This article originally appeared in the Spring 2012 issue of Journal of Gluten Sensitivity.

Celiac.com 04/16/2014 - I am writing this because I just attended my first brown bag lunch session at Palomar Medical Center  (PMC) and was nearly black balled for my audacity to speak out against what the lecturing registered dietitian said when she made the statement “ a gluten-free diet (GFD) is a fad diet that will cause harm by depriving the body of needed vitamins and minerals” and that “no one should follow this diet unless they have been formally diagnosed with celiac disease”.  I want to demonstrate that a GFD is not harmful in any way and that it may be a superior diet for many people, even those who have not been “diagnosed” with celiac disease.

Photo: CC--Tony FischerI was attending the lecture because I have been dismayed by the nutritional information being sent to employees via e-mail at PMC. I am passionate about health and nutrition and thought that by attending I would be able to voice my opinions and create a dialog so everyone would become more knowledgeable about food and  possibly improve the quality and content of future information about nutrition.  What I got was not what I expected. My opinions were not wanted and I was immediately told that the 30 minute lecture did not allow time for my questions and objections. I have a Bachelor of Science in nursing and it was the first time in my life I have ever felt like the “teacher” was the only authority on the subject and there was no room for discussion.  Two women from the front of Grey Bill auditorium told me in no uncertain terms to shut up and that I would be dealt with later.     

The topic March 30, 2011 was on “Fad Diets” and though she did not discuss any fad diets in depth, the registered dietitian did, at the outset, make the statement as outlined above.  I immediately pointed out that there are many whole grain products someone on a GFD may consume which would provide nutrients similar to those found in wheat.  But the speaker insisted that people fallowing a GFD would likely not know about other grains and thus would be lacking B-complex vitamins and minerals such as zinc, iron and copper.

A gluten-free diet in no way short changes you of these vital nutrients and it should not be assumed this hospital’s employees are too ignorant to be aware of the various gluten-free grains that are available. Certainly, inaccurate information should not be presented in  an arena where people are gathering to learn about their health and where that misinformation may be passed on to patients  and their families.  I have heard that registered dietitians and the food industry are a little too closely linked and now I  have now experienced it first hand.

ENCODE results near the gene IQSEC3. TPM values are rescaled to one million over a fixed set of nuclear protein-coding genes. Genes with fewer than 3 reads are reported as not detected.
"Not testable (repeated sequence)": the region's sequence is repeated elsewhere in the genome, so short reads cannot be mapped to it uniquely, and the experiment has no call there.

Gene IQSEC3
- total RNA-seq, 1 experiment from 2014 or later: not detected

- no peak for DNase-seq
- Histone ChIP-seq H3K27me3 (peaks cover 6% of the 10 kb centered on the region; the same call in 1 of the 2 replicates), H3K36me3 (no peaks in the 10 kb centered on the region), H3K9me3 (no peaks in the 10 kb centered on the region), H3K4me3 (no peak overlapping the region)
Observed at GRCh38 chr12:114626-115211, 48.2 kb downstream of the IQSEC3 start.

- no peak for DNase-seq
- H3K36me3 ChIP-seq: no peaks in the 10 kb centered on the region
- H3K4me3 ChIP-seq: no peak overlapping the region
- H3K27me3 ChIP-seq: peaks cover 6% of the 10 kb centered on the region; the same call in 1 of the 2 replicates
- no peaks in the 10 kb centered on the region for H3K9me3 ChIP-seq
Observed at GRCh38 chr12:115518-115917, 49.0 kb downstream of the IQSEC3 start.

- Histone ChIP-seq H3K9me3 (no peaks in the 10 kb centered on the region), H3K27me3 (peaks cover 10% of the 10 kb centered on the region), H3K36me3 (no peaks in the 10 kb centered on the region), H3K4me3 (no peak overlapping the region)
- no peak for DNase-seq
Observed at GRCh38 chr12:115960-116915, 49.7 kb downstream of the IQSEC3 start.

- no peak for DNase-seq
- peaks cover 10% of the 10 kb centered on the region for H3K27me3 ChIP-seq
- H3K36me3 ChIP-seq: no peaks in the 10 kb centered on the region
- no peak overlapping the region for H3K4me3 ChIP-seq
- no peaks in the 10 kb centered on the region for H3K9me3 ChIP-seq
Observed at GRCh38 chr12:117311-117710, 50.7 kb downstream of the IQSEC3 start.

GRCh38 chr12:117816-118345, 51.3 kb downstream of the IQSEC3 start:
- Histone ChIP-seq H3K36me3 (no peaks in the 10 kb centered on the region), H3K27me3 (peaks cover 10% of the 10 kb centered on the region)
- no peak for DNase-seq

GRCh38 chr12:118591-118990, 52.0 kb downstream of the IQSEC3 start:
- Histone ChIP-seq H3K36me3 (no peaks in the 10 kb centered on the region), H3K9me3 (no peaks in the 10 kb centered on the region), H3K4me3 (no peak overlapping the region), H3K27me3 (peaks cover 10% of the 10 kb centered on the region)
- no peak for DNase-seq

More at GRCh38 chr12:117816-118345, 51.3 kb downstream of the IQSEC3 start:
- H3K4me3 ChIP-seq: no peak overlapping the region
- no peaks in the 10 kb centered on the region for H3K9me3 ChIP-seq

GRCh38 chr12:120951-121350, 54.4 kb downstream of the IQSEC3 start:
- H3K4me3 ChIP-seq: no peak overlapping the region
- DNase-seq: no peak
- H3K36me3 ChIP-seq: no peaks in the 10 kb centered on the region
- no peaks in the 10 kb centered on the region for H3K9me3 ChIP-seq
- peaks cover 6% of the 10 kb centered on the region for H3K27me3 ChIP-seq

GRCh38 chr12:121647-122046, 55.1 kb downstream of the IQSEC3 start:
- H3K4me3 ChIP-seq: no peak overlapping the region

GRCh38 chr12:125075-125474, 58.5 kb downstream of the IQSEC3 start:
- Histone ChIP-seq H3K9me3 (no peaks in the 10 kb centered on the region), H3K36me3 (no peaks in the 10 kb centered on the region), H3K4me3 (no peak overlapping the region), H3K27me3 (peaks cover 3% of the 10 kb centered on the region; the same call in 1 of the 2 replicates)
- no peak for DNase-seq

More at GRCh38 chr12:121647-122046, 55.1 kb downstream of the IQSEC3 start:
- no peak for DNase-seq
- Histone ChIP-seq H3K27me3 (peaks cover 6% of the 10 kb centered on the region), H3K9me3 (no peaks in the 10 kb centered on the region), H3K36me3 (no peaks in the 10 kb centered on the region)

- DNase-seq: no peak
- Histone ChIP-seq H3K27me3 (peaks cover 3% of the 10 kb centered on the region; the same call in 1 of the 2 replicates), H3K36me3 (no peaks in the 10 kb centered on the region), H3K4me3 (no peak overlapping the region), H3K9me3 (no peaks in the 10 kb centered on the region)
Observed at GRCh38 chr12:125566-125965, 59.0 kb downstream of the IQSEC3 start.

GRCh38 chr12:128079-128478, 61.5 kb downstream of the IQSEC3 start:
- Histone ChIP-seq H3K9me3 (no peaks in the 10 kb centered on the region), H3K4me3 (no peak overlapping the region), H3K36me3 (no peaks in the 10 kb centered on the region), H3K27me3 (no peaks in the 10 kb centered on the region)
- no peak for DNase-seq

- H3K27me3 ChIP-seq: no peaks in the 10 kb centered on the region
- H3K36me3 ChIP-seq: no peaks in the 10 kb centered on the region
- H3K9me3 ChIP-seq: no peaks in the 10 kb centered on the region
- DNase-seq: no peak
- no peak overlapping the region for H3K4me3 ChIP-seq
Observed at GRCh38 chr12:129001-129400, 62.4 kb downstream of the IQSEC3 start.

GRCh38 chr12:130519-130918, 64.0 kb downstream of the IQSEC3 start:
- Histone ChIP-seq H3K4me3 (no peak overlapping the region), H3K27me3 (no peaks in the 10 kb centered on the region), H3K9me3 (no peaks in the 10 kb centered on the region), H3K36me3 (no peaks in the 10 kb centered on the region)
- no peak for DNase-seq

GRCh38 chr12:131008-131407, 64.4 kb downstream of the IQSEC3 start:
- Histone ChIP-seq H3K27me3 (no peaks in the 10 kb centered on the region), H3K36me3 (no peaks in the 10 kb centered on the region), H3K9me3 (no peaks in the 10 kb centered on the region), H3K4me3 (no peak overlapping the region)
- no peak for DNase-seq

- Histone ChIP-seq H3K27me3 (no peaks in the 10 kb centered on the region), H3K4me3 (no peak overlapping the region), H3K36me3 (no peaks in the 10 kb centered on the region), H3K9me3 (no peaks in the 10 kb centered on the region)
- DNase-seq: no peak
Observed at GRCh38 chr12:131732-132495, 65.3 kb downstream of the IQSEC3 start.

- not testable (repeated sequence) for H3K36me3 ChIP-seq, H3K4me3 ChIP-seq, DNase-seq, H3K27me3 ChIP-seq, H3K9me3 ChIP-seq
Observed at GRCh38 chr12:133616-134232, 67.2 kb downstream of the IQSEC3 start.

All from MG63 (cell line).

The food industry has, for years, been altering the foods we eat to make them look or taste better. They have been changing textures and adding colors with their armory of food additives.  Now, however, there is mounting evidence that this manipulation of food and it’s over abundance in the standard American diet (commonly labeled SAD ) has taken its toll on our health.  Food industries are out to make a profit, but do we have to help them by misleading our employees about food?  Gluten is, after all, not only present in grain products where you would expect it, as the primary protein in wheat, but in nearly all processed foods contain gluten - otherwise known as vegetable protein, hydrolyzed vegetable protein, hydrolyzed plant protein, malt, malt flavorings and  vegetable gum (to name just a few of its many aliases).  Gluten is used in seasonings, condiments, processed meats, commercial soups, broths, ice cream  and nearly all packaged foods found at your typical super-market.  Thus, giving up gluten is giving up highly processed foods. In other words, a gluten-free diet is based primarily on whole foods.  Furthermore, gluten-free grains such as amaranth, quinoa and wild rice, among many others, are  far superior to wheat in their vitamin and mineral content. Hence my inability to sit quietly and listen to the misinformation that was being presented.

Finally, I tried to point out that getting a celiac diagnosis from a western trained  physician is not easy.  There are far too many ailments that, while caused by gluten intolerance , are diagnosed as a host of other illnesses.  So many conditions, in fact, that it would be impractical to list them all, but here are just a few: colitis, irritable bowel syndrome, constipation, diarrhea, flatulence, mouth ulcers, abdominal pain, anemia, ataxia, epilepsy, fatigue, depression, arthritis, autism, autoimmune disorders, ear infections, eczema, headaches, heartburn, irritability, neurological disorders, psychiatric disorders, hypoglycemia, diabetes, migraines, osteoporosis, sinus problems.... the list goes on and on. What doctor is going to order an intestinal biopsy when you are reporting symptoms of depression?

It usually takes between seven and ten years of suffering with a multitude of symptoms before a diagnosis of celiac disease is made and it is estimated that 1% of the population suffers from celiac disease but most remain undiagnosed. Therefore, it would be wise to remove gluten from your diet if you are experiencing unexplained symptoms and you wish to find a cure instead of simply covering up the symptoms with the various pharmaceuticals western trained physicians will prescribe for you.  Even if celiac disease is not the cause, you may benefit from the healthier lifestyle offered by a whole foods diet free of artificial food additives.

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